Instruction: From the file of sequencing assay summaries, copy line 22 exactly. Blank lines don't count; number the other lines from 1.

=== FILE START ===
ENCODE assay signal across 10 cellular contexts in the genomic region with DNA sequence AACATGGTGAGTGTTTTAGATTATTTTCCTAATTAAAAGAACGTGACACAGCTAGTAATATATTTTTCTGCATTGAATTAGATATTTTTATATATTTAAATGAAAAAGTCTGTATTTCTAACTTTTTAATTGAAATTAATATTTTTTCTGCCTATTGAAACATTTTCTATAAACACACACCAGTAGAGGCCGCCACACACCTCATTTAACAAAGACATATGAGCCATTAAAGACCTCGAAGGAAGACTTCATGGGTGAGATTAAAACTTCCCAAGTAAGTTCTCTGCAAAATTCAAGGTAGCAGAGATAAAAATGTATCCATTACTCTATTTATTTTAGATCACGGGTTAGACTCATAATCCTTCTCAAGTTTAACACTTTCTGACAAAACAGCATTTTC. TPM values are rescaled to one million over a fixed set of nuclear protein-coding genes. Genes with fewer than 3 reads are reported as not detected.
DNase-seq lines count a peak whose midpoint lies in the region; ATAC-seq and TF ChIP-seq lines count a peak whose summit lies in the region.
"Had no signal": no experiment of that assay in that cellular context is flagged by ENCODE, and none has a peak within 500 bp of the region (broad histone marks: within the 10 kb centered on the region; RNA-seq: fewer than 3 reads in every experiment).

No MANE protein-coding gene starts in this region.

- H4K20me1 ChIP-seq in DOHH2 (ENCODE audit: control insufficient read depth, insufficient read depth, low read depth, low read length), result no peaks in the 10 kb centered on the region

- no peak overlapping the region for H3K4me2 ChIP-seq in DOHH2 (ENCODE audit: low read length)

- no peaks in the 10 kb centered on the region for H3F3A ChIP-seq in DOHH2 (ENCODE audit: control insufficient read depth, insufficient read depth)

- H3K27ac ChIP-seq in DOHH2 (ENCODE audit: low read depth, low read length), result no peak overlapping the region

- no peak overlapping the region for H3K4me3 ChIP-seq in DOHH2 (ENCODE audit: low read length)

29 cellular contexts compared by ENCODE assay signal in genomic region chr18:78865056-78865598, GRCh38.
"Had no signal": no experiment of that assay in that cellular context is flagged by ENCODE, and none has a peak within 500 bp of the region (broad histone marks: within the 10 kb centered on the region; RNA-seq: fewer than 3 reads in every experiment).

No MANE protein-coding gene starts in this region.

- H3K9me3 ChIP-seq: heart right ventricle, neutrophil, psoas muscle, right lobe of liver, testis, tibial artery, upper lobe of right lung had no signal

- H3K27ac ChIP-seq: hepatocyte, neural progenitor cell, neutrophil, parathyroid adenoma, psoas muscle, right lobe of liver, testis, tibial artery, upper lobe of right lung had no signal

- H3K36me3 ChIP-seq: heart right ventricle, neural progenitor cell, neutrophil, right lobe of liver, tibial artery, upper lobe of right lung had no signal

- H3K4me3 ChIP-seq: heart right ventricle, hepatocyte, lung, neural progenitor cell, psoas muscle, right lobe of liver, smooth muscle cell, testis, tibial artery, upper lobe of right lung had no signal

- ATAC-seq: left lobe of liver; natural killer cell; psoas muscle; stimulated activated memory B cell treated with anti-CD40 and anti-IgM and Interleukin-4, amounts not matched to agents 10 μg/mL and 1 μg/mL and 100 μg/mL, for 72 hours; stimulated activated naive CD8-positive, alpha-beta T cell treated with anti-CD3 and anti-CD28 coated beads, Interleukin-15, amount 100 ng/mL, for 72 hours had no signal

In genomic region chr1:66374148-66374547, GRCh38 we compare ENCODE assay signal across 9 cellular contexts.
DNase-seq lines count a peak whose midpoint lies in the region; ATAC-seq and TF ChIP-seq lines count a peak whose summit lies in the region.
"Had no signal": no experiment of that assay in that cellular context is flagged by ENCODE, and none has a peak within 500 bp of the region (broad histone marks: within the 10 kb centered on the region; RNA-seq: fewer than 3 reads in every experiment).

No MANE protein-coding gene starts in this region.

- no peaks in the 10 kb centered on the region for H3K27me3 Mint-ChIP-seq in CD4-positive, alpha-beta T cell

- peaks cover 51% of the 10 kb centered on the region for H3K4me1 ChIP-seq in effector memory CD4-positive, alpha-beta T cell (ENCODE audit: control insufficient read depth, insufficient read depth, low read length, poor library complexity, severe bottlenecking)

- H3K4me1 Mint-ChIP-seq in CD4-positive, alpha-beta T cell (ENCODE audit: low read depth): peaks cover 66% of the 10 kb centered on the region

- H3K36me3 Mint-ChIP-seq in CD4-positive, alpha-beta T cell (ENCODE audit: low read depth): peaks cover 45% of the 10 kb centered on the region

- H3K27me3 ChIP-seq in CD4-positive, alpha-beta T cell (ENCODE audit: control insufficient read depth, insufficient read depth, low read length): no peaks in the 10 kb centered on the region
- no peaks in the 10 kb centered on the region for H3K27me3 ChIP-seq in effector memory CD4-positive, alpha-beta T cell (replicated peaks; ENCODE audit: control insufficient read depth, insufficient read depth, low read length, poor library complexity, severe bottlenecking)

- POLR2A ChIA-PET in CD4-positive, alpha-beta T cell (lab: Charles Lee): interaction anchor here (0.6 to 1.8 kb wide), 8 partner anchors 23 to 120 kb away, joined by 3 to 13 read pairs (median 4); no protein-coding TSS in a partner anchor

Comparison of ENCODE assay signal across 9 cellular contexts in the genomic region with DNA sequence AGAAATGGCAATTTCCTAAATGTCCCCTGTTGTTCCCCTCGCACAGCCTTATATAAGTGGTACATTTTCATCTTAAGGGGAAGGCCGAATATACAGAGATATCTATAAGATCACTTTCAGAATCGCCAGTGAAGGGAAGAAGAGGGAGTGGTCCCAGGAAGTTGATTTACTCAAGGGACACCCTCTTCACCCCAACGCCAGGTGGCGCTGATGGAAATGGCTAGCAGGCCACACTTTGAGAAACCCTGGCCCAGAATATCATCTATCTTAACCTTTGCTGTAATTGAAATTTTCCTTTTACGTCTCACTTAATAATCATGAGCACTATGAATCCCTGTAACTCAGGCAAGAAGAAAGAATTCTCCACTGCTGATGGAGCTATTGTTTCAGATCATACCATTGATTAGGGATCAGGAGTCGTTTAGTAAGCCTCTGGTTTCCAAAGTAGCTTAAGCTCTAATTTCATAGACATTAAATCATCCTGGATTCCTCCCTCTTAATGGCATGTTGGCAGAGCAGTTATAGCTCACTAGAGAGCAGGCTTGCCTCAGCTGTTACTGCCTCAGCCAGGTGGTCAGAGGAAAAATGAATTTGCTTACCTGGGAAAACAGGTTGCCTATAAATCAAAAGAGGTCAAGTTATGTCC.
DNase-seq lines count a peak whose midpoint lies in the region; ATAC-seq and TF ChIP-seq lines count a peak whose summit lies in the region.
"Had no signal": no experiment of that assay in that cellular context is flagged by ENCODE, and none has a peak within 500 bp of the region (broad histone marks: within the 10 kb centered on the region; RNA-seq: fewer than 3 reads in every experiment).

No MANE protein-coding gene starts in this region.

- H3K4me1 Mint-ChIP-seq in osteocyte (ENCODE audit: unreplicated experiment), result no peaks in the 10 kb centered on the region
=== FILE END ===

- no peaks in the 10 kb centered on the region for H3K27me3 Mint-ChIP-seq in CD4-positive, alpha-beta T cell